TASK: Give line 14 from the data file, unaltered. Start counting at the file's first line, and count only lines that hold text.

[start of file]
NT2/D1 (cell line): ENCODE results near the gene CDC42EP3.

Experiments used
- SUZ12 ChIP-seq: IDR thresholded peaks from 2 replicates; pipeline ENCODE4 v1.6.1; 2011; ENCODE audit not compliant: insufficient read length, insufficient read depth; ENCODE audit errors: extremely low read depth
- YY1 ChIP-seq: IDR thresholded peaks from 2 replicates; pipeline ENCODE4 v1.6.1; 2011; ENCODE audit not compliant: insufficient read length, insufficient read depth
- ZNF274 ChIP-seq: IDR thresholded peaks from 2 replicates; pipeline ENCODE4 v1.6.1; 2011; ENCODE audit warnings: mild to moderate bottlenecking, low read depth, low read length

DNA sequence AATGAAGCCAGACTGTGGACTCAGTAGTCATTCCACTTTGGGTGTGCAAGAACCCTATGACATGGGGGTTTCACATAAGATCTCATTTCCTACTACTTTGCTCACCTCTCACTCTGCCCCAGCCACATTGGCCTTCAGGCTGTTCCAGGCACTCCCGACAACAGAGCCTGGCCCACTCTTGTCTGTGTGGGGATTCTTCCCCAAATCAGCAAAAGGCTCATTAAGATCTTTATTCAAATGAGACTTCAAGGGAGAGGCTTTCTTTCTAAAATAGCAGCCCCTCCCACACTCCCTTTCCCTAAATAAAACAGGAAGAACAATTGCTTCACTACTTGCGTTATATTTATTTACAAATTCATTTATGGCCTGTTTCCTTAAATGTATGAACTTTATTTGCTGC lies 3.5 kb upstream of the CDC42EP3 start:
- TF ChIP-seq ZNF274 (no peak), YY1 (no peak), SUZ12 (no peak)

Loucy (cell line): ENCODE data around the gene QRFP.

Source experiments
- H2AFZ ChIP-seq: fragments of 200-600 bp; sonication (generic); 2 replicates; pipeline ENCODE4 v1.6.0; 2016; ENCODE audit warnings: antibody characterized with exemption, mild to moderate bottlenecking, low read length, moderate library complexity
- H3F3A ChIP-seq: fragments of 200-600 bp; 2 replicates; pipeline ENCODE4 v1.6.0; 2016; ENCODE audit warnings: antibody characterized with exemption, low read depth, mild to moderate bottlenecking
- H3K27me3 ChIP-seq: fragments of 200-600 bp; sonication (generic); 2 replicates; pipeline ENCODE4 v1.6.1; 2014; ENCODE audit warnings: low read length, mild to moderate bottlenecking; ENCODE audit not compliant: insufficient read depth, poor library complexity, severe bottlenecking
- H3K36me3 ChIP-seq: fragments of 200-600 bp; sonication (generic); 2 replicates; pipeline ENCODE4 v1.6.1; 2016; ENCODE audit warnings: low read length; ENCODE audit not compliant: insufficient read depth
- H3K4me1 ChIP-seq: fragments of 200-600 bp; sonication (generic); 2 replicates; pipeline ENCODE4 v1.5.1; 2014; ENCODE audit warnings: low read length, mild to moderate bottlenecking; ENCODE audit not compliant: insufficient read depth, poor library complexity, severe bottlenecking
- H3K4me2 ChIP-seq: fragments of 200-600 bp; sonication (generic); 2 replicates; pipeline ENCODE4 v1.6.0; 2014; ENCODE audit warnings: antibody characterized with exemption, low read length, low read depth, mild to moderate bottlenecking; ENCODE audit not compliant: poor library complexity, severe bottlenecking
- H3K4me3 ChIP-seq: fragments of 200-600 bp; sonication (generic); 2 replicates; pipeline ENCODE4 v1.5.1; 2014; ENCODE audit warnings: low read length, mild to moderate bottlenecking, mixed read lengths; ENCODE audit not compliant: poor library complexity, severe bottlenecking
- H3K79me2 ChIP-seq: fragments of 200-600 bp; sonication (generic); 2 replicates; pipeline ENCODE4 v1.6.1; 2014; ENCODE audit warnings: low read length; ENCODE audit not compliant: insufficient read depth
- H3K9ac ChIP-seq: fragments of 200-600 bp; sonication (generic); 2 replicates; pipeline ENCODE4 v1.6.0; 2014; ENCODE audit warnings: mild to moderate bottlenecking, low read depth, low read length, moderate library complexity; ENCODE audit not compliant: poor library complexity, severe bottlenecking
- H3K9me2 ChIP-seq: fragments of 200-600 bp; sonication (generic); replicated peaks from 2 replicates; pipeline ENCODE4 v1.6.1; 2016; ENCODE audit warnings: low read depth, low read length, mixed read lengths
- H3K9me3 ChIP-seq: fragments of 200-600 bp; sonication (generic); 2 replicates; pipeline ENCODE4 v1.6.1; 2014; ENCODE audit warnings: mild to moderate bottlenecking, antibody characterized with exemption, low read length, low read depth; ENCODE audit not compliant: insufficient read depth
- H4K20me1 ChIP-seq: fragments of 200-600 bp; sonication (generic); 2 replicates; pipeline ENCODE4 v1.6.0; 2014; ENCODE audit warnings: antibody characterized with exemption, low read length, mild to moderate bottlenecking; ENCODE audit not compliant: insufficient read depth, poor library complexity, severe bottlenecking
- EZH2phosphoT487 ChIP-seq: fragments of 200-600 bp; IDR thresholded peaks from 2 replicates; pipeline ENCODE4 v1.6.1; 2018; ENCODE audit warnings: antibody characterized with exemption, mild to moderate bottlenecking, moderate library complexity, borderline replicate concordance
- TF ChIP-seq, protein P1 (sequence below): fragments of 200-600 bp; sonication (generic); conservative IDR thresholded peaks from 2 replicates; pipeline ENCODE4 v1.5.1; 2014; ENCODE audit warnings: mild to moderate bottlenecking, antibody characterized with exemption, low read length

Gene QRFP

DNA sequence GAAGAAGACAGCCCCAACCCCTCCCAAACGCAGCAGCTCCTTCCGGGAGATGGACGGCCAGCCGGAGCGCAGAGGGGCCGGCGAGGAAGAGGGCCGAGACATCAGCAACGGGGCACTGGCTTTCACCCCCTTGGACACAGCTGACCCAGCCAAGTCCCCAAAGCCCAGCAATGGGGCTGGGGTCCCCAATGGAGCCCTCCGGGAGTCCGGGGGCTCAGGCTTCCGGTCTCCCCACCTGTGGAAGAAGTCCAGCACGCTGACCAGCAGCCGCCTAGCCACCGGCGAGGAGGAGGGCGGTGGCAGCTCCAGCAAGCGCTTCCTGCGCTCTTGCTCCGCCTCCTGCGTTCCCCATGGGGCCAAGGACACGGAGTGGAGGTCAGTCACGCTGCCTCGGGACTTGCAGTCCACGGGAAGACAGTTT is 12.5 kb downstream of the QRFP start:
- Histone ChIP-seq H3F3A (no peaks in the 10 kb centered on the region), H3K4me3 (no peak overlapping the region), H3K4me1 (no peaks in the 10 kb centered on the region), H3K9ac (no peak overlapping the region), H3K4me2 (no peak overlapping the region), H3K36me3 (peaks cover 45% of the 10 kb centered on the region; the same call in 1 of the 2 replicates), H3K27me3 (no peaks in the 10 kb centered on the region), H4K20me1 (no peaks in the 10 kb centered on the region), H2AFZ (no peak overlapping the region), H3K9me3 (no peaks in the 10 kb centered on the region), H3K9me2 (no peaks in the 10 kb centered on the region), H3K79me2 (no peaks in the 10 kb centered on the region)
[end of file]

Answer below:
- H3K4me1 ChIP-seq: fragments of 200-600 bp; sonication (generic); 2 replicates; pipeline ENCODE4 v1.5.1; 2014; ENCODE audit warnings: low read length, mild to moderate bottlenecking; ENCODE audit not compliant: insufficient read depth, poor library complexity, severe bottlenecking